Dominion and AEP want to put the toothpaste back in the tube, but re-regulation could get messy.
Is it possible to go back to the way things were? Nostalgia for the old regulated model seems to be waxing of late, particularly in Virginia. The 70-percent rate increases in Maryland last year at the expiration of price caps—part of the transition to electric competition—has become the calamity that some state regulators fear most. Several utilities are pushing for re-regulation:
• At press time, Dominion was pushing a far ranging re-regulation bill that, most observers believe, Virginia’s governor will sign into law.
• AEP CEO Michael Morris voiced similar ideas at the Exnet Annual Utility M&A symposium in late January.
Dominion CEO Tom Farrell and AEP’s Morris believe re-regulation is the only answer to attract the billions needed to build large-scale coal and nuclear plants. “We cannot put down $2 billion to $3 billion or $4 billion to $5 billion, and say, ‘I hope I get a return on this investment down the road.’ So, the re-regulation model makes a tremendous amount of sense for us,” Morris said.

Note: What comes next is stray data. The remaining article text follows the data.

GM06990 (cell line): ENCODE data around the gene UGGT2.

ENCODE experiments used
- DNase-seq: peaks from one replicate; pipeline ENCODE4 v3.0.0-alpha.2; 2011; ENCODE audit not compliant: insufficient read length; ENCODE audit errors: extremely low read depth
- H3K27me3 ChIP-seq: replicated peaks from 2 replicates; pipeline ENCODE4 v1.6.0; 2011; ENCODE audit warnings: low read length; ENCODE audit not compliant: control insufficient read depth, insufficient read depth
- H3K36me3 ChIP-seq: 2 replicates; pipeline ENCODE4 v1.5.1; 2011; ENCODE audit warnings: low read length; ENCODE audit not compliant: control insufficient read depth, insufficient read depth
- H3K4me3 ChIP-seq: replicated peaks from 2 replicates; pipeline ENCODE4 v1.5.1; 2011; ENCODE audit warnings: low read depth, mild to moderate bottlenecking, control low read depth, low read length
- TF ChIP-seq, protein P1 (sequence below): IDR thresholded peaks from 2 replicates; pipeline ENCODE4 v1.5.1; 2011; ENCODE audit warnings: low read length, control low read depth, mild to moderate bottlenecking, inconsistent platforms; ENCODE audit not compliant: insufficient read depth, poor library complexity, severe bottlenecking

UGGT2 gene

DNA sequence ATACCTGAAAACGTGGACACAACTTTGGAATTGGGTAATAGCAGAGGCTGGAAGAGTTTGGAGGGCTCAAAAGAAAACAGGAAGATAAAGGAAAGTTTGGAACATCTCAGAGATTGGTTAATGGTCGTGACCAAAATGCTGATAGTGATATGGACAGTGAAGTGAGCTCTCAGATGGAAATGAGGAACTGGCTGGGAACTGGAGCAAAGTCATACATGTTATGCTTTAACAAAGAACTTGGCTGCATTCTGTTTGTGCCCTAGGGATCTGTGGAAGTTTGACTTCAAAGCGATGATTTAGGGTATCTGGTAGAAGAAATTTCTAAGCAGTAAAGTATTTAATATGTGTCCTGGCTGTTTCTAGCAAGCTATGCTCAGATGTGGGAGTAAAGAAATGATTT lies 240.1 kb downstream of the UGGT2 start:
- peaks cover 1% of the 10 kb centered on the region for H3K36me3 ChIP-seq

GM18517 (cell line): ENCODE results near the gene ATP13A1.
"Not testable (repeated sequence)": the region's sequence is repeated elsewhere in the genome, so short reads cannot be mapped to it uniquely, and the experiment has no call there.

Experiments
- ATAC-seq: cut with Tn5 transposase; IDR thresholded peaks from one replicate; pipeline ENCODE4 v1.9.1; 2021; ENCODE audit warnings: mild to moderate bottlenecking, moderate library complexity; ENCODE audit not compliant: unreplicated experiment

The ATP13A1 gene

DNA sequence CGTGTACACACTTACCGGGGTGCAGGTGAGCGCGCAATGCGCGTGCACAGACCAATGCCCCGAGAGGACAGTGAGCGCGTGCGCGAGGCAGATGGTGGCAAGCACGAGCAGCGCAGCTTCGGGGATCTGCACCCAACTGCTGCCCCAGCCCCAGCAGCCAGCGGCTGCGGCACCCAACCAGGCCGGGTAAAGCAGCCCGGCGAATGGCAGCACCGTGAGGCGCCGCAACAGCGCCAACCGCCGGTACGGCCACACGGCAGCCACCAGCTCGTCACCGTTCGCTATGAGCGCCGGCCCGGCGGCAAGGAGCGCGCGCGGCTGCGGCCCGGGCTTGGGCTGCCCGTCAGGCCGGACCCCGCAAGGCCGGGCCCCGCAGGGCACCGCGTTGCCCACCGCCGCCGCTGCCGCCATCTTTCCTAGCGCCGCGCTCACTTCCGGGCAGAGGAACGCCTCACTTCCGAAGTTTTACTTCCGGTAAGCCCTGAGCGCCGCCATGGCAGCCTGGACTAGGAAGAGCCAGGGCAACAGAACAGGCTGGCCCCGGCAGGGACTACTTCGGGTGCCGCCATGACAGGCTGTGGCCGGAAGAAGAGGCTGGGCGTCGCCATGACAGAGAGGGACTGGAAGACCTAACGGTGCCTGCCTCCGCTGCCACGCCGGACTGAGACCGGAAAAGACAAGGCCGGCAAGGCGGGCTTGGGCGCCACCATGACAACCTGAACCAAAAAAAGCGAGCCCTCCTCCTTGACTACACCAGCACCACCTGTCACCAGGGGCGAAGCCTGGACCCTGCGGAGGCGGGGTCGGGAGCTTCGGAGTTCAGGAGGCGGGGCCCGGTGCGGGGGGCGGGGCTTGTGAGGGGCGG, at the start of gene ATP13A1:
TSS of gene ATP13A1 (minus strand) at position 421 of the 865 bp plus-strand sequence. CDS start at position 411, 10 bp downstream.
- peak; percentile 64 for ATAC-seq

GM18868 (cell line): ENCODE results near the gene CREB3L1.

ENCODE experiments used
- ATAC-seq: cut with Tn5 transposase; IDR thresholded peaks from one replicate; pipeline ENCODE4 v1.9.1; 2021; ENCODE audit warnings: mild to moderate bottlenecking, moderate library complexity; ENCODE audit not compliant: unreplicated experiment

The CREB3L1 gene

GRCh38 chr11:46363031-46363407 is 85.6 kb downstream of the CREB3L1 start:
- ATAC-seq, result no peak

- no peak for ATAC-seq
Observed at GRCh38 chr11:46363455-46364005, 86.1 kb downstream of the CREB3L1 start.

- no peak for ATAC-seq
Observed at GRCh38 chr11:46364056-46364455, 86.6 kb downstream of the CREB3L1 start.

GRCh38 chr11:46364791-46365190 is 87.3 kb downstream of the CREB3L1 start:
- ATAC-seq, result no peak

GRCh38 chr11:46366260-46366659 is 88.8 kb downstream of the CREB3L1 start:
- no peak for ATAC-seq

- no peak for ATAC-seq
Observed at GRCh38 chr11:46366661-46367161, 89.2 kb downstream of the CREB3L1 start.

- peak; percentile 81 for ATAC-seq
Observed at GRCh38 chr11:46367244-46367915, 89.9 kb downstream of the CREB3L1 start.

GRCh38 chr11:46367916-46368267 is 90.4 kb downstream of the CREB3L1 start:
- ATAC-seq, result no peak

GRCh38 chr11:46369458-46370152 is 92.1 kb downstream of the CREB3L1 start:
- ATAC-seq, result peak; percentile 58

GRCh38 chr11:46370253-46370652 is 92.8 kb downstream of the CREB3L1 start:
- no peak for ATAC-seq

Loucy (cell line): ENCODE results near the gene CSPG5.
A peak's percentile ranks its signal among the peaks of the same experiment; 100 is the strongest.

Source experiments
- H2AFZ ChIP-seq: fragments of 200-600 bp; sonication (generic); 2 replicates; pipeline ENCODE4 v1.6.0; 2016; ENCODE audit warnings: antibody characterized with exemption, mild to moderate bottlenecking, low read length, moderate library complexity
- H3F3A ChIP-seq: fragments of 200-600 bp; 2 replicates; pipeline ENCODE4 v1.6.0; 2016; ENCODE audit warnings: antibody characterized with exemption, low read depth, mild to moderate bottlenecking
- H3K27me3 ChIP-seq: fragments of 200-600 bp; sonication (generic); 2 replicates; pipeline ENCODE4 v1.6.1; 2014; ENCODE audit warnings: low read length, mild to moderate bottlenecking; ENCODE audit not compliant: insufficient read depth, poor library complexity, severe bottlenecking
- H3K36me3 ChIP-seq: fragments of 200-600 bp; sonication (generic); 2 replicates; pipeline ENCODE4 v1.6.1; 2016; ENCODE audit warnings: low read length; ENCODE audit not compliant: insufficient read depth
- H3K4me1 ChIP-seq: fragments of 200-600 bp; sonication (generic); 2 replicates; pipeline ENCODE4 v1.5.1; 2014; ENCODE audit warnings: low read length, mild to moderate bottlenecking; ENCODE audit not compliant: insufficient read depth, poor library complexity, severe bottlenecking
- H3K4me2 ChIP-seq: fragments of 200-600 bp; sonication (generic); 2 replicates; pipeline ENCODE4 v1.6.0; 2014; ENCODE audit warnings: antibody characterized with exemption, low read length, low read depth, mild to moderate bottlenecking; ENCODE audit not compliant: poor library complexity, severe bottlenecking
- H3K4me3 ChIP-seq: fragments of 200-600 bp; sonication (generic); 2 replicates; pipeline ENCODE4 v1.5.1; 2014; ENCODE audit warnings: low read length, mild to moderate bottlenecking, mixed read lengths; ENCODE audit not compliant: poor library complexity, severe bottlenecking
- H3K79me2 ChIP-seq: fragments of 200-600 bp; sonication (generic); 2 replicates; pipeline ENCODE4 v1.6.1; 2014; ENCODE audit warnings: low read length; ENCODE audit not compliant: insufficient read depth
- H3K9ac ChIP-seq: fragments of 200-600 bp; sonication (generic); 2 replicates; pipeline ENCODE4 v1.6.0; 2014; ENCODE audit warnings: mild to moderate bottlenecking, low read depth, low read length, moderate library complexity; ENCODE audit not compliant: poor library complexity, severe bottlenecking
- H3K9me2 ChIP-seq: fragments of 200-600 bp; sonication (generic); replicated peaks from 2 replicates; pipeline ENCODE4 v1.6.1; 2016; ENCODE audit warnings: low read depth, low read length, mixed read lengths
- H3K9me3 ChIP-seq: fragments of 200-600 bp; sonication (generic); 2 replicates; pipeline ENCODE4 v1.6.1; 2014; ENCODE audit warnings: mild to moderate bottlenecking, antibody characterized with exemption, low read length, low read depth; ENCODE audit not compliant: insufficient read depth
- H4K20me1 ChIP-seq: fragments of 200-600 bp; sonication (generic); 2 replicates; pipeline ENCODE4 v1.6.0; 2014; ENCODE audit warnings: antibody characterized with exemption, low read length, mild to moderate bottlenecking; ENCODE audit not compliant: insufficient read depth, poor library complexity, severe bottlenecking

Morris added that full regulation this time around means utilities will look for “upfront assurances, rather than the more historical electric utility model where they build and hope the regulator likes it.”
But according to some bankers who asked to remain anonymous, capital markets currently are lending to utilities at favorable rates for the big buildout, regulation or no.